The crystals took around two months to grow and when each batch of around 100 was ready, they were frozen and flown to the UK. Here, Professor Iwata and Dr Weyand worked with Diamond’s scientists to analyse a total of over 700 samples using the Microfocus Macromolecular Crystallography (MX) beamline I24, a unique instrument capable of studying tiny micro-crystals using an X-ray beam a few microns wide.

Professor Stevens said: “A key aspect of our program is to collaborate with the leading researchers in the world so that we can uncover the mysteries of how GPCRs work. To fully understand this large and important human protein family will take a global community effort and the study of multiple receptors with d ifferent techniques and approaches. The collaboration with the Iwata lab is a great example of success made possible by joining forces; in this case, our work on histamine H1 receptor helps to advance the field as quickly and efficiently as possible."

Professor Iwata added: “Th e fact that we’ve managed to solve this structure in 16 months starting from pure protein is very exciting as it shows what can be achieved when a team of experts pool skills and experience in sample preparation, experimental techniques and data analysis.  Having the Membrane Protein Laboratory situated inside the Diamond synchrotron itself is a major advantage for projects like this.  We’ve benefited from rapid-access to the beamline and round the clock support for our experiments and data analysis work.”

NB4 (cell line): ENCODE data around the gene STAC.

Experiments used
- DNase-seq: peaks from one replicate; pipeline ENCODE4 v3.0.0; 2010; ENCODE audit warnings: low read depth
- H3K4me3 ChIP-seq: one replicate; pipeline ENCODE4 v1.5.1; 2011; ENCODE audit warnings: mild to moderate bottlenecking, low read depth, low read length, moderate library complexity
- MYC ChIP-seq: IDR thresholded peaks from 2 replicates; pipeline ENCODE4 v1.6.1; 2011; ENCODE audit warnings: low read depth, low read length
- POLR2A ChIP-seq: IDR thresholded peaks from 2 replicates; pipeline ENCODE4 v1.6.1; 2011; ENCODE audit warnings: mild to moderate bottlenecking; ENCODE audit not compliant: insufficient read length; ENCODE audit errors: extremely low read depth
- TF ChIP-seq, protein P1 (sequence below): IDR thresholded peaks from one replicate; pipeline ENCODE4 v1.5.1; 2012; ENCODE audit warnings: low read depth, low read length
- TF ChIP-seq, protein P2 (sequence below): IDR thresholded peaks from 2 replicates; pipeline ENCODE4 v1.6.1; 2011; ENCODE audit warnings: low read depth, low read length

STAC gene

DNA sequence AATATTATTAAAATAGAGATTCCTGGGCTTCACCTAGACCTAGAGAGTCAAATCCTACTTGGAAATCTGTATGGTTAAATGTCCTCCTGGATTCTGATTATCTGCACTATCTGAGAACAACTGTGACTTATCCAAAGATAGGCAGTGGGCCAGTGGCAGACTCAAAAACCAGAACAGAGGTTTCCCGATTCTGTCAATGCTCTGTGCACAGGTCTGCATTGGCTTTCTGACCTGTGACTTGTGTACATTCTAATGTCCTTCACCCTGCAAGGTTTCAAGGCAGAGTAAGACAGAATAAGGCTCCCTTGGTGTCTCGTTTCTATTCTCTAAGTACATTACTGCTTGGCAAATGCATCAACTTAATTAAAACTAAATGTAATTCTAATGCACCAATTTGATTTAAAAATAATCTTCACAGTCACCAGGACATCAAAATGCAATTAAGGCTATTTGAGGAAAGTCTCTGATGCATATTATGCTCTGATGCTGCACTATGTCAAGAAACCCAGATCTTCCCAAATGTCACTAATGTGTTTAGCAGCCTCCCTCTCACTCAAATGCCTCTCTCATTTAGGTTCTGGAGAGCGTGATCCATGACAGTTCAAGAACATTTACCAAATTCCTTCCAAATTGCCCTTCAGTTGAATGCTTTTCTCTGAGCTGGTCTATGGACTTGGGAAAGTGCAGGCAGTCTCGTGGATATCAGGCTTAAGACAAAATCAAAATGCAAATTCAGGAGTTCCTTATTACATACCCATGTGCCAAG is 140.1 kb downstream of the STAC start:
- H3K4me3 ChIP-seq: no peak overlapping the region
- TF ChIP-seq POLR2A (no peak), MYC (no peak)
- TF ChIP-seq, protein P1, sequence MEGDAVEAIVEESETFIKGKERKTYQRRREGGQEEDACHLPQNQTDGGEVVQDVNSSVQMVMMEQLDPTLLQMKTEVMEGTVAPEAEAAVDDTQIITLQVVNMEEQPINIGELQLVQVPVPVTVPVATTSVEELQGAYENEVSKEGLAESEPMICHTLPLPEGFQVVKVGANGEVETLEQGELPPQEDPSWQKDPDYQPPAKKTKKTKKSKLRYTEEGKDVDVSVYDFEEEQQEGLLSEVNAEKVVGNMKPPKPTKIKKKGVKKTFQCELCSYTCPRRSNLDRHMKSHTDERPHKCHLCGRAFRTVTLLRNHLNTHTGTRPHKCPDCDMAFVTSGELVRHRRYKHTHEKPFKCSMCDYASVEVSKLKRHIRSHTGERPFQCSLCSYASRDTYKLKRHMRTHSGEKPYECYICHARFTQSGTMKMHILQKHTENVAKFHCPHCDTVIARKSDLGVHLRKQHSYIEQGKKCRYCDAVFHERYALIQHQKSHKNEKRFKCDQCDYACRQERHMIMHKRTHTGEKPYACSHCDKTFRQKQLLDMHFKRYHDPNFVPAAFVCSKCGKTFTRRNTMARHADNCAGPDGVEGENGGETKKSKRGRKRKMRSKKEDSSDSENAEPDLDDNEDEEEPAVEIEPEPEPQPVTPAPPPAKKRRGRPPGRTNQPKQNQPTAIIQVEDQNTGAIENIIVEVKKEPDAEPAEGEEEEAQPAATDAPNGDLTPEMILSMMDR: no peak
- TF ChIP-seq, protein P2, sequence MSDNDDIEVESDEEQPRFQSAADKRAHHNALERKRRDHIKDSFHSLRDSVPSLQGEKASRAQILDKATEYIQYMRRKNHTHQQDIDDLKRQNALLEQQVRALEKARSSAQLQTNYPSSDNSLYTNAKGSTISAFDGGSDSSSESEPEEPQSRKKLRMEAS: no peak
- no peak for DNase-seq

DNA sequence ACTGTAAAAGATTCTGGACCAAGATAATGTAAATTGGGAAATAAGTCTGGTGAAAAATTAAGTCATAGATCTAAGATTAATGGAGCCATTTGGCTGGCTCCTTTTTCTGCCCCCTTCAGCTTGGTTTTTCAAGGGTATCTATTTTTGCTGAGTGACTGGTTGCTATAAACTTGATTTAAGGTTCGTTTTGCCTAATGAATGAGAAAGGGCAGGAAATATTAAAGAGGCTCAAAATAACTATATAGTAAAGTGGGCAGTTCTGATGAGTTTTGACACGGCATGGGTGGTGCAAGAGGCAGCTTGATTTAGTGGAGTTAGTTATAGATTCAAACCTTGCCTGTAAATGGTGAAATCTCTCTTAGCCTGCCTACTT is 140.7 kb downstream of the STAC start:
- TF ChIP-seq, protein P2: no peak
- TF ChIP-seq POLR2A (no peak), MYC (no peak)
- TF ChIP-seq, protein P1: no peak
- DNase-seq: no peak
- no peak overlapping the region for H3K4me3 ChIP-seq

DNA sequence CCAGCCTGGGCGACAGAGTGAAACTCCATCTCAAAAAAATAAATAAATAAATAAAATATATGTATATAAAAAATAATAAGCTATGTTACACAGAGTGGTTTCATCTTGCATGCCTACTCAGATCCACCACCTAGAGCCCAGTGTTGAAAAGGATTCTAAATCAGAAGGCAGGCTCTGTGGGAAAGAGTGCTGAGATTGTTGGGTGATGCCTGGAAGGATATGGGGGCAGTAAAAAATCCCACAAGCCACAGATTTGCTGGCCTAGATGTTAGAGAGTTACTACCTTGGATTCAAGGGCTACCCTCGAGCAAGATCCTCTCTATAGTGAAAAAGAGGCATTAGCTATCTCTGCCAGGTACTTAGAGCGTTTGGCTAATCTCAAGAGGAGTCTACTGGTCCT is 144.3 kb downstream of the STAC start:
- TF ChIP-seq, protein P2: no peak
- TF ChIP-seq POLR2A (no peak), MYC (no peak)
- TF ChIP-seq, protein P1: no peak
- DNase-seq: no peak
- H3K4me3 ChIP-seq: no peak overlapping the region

Professor So Iwata, David Blow Chair of Biophysics at Imperial College London, a BBSRC Fellow and Director of the Membrane Protein Laboratory at Diamond
Professor Gerd Materlik, Diamond’s Chief Executive, said: “Solving this challenging structure so quickly is a significant achievement for Profs Iwata and Stevens, their groups and the I24 beamline team.  I’m delighted that, in addition to providing access to cutting-edge research facilities, our scientists and technical experts have played an active role in this exciting project and I look forward to many future discoveries from the Membrane Protein Laboratory and the Microfocus MX beamline.”

Source article: Structure of the human histamine H1 receptor complex with doxepin Tatsuro Shimamura, Mitsunori Shiroishi, Simone Weyand, Hirokazu Tsujimoto, Graeme Winter, Vsevolod Katritch, Ruben Abagyan, Vadim Cherezov, Wei Liu, Gye Won Han, Takuya Kobayashi, Raymond C. Stevens & So Iwata. Nature (2011) Published online22 June 2011, DOI: doi:10.1038/nature10236.

 

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Comments

Honestly, this is a very good

Honestly, this is a very good news for me. Anywhere I go, my allergy is always my problem. I hope it will not tear off my pocket. More and more brand-name drugs will lose patent protection this year, with several more to follow. Some drugs are about to become a lot cheaper. Some of the best-selling prescription drugs on the industry are incorporated, so Big Pharma’s damage will be the public’s gain. I found this here: Brand name medications to get cheaper as patents expire.